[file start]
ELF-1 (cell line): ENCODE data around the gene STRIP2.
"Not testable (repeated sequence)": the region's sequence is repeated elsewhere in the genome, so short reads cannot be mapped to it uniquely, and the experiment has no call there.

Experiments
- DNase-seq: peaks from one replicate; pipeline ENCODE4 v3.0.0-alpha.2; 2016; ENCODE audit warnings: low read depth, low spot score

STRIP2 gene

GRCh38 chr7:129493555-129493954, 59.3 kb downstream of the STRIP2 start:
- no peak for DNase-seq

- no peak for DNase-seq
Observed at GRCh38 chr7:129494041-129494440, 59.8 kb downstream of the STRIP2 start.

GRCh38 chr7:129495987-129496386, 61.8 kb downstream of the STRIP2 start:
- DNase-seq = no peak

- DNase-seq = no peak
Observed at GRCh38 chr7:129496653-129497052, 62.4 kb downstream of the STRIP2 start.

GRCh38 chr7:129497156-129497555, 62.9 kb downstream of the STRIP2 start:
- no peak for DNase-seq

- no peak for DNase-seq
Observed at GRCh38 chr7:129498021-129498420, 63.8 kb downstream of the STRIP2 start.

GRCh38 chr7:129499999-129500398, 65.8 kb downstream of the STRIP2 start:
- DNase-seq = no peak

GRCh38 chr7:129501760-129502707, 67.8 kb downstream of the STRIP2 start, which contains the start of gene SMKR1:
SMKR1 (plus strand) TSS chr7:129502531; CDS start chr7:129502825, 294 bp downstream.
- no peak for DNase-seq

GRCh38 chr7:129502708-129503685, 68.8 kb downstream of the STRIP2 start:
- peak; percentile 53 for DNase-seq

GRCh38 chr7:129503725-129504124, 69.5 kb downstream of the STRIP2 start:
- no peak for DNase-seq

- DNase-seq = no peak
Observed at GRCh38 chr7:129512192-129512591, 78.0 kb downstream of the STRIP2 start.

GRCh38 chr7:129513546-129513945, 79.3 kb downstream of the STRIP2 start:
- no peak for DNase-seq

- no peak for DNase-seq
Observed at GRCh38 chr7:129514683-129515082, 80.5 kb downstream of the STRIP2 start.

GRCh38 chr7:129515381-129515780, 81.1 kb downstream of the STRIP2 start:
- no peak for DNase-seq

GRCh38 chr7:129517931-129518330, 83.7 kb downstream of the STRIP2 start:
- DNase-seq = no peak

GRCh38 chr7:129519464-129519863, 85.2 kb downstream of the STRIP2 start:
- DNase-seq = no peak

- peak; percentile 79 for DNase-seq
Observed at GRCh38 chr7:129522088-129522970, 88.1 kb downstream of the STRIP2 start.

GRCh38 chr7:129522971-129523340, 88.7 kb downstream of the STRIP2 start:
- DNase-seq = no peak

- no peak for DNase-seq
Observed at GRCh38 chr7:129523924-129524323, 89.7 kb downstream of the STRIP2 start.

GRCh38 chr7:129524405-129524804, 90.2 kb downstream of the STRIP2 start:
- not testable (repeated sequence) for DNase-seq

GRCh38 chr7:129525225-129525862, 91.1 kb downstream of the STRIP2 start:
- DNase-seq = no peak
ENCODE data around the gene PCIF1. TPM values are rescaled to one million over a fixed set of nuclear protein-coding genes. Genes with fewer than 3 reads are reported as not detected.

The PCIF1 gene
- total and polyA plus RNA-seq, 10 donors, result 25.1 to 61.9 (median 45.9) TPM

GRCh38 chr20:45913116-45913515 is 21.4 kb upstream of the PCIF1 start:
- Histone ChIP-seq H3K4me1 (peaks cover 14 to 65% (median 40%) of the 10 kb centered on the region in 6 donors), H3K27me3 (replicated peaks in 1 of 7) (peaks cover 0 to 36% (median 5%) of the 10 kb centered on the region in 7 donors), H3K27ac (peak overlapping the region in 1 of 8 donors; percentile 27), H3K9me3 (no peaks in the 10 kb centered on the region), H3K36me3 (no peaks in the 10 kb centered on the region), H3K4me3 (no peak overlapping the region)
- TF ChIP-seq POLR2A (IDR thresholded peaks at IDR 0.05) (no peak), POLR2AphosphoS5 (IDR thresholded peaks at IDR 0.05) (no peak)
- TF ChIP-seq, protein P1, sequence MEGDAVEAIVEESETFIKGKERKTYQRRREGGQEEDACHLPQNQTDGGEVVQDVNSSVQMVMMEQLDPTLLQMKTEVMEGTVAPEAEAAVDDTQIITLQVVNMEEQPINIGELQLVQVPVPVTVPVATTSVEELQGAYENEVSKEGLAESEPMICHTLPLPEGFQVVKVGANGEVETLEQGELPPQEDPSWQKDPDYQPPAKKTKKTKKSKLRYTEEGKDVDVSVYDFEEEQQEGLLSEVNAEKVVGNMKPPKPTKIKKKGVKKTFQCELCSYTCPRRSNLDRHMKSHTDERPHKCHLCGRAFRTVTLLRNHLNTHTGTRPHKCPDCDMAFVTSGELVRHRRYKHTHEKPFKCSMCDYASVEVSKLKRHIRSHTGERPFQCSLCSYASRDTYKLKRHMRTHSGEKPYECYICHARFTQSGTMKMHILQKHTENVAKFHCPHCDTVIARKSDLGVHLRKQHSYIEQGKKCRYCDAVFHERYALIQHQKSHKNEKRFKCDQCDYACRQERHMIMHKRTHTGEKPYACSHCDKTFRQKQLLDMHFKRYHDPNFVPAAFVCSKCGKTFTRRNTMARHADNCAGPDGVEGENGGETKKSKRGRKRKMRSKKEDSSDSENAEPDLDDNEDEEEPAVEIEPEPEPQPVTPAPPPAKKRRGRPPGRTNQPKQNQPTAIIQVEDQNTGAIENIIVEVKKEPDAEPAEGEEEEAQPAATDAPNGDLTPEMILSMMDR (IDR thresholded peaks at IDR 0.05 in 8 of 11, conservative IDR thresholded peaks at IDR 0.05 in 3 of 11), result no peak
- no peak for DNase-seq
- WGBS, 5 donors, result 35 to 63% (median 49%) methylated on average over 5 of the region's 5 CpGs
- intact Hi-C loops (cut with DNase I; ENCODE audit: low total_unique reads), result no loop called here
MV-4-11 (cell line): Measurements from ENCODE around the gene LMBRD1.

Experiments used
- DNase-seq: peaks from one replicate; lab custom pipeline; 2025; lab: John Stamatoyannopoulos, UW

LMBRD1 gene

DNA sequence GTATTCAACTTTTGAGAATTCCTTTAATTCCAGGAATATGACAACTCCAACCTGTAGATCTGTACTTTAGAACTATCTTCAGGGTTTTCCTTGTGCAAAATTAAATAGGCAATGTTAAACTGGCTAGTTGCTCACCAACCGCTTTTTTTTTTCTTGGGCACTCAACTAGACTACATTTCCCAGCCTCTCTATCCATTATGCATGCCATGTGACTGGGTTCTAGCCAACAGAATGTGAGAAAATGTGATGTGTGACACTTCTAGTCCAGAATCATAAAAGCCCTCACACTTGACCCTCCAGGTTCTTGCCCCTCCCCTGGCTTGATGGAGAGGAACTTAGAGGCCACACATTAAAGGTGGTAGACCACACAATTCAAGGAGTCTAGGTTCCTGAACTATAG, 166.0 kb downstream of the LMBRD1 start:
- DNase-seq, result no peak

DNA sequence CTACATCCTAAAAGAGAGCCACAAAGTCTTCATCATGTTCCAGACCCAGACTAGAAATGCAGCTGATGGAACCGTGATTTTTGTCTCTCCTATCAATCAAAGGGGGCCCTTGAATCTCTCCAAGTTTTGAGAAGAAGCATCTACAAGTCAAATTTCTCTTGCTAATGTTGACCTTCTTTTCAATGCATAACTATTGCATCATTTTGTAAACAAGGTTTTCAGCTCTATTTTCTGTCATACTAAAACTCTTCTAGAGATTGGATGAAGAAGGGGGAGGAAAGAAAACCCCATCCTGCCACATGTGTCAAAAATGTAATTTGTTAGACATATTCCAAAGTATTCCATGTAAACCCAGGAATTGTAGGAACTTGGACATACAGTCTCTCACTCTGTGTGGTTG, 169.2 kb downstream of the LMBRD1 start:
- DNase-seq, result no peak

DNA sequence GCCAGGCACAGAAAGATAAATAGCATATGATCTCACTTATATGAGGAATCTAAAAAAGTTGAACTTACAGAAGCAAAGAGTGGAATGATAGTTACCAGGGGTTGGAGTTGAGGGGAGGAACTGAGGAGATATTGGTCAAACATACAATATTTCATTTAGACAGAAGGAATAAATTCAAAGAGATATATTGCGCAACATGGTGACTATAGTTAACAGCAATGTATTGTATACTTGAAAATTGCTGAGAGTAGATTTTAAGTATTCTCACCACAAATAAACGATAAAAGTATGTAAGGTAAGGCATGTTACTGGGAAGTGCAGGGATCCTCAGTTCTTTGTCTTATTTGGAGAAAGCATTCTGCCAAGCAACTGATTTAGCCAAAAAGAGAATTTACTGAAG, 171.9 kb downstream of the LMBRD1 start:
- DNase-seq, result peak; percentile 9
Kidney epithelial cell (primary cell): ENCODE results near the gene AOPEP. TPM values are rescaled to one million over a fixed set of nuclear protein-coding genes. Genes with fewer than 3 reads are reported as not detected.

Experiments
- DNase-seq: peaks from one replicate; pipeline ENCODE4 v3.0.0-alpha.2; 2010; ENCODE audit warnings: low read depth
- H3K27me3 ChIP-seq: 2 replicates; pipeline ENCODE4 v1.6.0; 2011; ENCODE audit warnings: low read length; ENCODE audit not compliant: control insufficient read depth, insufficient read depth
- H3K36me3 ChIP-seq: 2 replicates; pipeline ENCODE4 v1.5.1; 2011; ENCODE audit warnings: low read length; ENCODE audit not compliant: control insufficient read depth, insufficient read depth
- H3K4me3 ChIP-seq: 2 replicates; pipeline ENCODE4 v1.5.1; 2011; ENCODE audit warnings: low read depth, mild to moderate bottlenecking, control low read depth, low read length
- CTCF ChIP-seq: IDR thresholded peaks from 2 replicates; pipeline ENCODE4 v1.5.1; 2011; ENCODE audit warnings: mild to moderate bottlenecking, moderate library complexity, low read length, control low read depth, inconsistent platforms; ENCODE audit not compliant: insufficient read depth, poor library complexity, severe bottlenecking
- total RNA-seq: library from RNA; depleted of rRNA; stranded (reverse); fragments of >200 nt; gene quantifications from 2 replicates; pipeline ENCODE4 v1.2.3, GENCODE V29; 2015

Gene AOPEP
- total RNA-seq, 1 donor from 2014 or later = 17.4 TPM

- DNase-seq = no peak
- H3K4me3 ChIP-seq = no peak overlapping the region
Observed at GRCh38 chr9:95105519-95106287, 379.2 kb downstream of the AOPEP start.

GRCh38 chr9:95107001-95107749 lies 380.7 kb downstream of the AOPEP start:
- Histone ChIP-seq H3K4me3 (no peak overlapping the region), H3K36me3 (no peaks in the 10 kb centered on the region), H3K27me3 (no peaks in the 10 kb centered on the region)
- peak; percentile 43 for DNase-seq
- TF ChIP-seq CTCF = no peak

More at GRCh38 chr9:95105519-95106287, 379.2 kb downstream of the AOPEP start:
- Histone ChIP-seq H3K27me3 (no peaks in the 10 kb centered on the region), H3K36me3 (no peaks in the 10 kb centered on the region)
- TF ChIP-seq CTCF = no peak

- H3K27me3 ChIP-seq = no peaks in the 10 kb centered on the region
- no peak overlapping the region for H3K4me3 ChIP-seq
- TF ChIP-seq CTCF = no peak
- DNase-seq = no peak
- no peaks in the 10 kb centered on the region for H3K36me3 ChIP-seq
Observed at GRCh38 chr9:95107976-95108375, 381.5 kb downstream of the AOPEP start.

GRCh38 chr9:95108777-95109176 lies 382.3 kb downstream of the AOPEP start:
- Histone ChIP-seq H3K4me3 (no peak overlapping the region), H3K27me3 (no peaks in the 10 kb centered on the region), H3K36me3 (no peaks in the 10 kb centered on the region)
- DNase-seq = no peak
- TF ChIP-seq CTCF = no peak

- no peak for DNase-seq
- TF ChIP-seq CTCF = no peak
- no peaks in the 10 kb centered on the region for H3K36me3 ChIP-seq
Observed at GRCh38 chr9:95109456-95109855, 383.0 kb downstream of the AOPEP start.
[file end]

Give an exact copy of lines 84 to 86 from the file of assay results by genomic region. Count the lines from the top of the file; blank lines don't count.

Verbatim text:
- peak; percentile 43 for DNase-seq
- TF ChIP-seq CTCF = no peak

More at GRCh38 chr9:95105519-95106287, 379.2 kb downstream of the AOPEP start: